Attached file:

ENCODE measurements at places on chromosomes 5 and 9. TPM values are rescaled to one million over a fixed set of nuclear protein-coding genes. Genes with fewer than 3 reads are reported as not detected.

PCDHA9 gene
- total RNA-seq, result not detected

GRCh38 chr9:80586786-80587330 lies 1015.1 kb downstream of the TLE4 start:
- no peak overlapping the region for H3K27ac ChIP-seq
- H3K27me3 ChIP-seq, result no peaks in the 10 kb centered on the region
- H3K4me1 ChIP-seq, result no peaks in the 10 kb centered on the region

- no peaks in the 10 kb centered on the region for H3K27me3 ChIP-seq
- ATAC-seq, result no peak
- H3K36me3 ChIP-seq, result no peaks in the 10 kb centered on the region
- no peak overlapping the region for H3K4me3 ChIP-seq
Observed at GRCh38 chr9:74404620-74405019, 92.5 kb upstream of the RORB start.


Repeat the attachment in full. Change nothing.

ENCODE measurements at places on chromosomes 5 and 9. TPM values are rescaled to one million over a fixed set of nuclear protein-coding genes. Genes with fewer than 3 reads are reported as not detected.

PCDHA9 gene
- total RNA-seq, result not detected

GRCh38 chr9:80586786-80587330 lies 1015.1 kb downstream of the TLE4 start:
- no peak overlapping the region for H3K27ac ChIP-seq
- H3K27me3 ChIP-seq, result no peaks in the 10 kb centered on the region
- H3K4me1 ChIP-seq, result no peaks in the 10 kb centered on the region

- no peaks in the 10 kb centered on the region for H3K27me3 ChIP-seq
- ATAC-seq, result no peak
- H3K36me3 ChIP-seq, result no peaks in the 10 kb centered on the region
- no peak overlapping the region for H3K4me3 ChIP-seq
Observed at GRCh38 chr9:74404620-74405019, 92.5 kb upstream of the RORB start.